Due to the continued public health impacts of COVID-19, the House of Representatives and Senate Page Programs have been suspended for the 2022 legislative session.
We look forward to welcoming students during the 2023 session!
Since prior to our statehood in 1889, students from across Washington have come to Olympia to serve as pages for the Washington State Legislature during the legislative session. Each week, the House and Senate provide pages the opportunity to take part in the legislative process and observe the Legislature and other branches of state government in action. The pages, who are between 14-16 years old, help deliver documents and provide assistance the chamber during floor sessions, all while attending the Legislative Page School. Paging presents students with a unique educational opportunity to participate in the legislative process.
The Washington State Legislature is proud to offer one of the finest page programs in the nation. To learn more about the role of a page, view our Day in the Life of a Page video!
Welcome to the Page School
The Page School is an
essential part of each student’s week as a Page. The goal of the Page School is to
supplement the hands-on experience of a Page, while strengthening their
understanding of Washington state government. The Page School is unique
because it serves an extremely diverse population of students that come to Olympia from every county in Washington.
ages range from seventh through eleventh grade and come from learning
environments that vary from homeschool, to public, private, and charter
settings. It accommodates special needs students, and some of the most
advanced students in the state. To provide the best experience possible to all
types of learners, the school employs two certificated teachers and maintains class
sizes below fifteen.
Pages attend the school
for two hours each day in a mixed class setting with House and Senate Pages. Using activities, technology and guest speakers, the group
endeavors down a path of learning focused on the three branches of government,
the lawmaking process and the importance of civil discourse. The capstone
project is a mock committee hearing that takes place in the actual hearing
rooms used by Washington Legislators. This is streamed online by TVW.org for
families, friends and educators to observe.
A Message from the Page School Teachers
The page program has long been a staple of the Washington State Legislature. Many staff members, legislators, and even congressional representatives got their first taste of politics as a page. Though the complexion of the position has transformed over time, the reliance upon pages to make the legislature run smoothly has never waned. In the early years of statehood, pages worked long hours and had duties that included tending the horses and cleaning laundry. This evolved into a position that centered on distribution of printed materials on chamber floors and between member offices.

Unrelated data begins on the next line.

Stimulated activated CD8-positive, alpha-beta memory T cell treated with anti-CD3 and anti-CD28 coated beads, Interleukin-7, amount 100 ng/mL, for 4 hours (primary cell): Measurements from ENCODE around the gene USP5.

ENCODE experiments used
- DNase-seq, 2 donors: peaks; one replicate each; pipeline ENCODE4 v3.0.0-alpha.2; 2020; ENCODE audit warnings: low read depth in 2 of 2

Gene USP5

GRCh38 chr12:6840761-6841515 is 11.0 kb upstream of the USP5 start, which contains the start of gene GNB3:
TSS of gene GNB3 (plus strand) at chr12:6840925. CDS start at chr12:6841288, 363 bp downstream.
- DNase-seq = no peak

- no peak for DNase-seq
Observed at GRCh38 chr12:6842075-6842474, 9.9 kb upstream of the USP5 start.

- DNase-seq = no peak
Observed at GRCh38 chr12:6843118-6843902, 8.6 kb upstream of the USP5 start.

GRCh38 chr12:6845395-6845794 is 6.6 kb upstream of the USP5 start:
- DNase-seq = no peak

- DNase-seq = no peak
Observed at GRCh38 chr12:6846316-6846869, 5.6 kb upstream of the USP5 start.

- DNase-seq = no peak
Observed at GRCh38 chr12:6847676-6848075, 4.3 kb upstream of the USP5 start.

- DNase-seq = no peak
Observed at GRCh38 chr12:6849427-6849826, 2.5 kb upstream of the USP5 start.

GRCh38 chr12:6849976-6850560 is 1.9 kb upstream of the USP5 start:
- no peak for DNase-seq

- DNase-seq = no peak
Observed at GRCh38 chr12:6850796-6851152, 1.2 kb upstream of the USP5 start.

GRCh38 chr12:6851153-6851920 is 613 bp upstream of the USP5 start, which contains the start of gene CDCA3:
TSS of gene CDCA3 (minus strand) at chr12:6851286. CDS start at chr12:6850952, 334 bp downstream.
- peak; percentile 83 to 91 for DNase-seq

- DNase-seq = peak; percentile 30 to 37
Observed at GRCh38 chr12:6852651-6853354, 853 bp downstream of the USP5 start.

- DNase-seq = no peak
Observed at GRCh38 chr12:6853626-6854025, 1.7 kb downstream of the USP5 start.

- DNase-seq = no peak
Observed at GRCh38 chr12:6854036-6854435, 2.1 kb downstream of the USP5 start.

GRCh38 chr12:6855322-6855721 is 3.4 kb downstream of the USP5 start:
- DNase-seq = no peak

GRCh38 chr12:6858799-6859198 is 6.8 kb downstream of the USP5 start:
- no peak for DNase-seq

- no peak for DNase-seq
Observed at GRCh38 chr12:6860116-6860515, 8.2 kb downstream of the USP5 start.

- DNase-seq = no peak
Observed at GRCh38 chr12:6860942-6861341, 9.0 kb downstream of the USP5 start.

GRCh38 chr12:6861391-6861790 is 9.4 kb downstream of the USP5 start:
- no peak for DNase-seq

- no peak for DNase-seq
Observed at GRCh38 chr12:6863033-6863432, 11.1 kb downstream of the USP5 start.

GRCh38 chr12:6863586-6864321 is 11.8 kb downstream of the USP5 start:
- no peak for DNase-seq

The modern page experience has morphed into an interactive lesson in civic education through the vessel of their administrative tasks. Pages see all three branches of government in action and interact with the state officials who are involved in the decision-making process. The Page School provides support by explaining the whirlwind of activity going on around them. It also creates a structured forum to practice the civil discourse they see on display. We hope that the access and experiences these pages will promote lifelong habits of being active and involved participants in the world around them.
A main focus of the Page School is to provide a meaningful learning experience for each page. The curriculum and syllabus is designed to cater to the needs of our diverse population. The assignments align with the state Essential Academic Learning Requirements and Grade Level Expectations (EALRs/GLEs) for Civics and Social Studies Skills, grades 7-12. Class activities allow pages to pursue aspects of government that specifically interest them, intertwining technology with solo and group work. Fascinating conversations arise from the differences and the similarities shared from all corners of the state.
Students who serve as pages are encouraged to return to their hometowns and share their experiences from the legislature with their classmates and community. Each page writes a self-reflection as their final assignment that can be used a talking point. Page mock committee hearings are available on TVW.org and examples of projects can be seen on Twitter @WACivicED.
Thank you for your support!
-Page School Teachers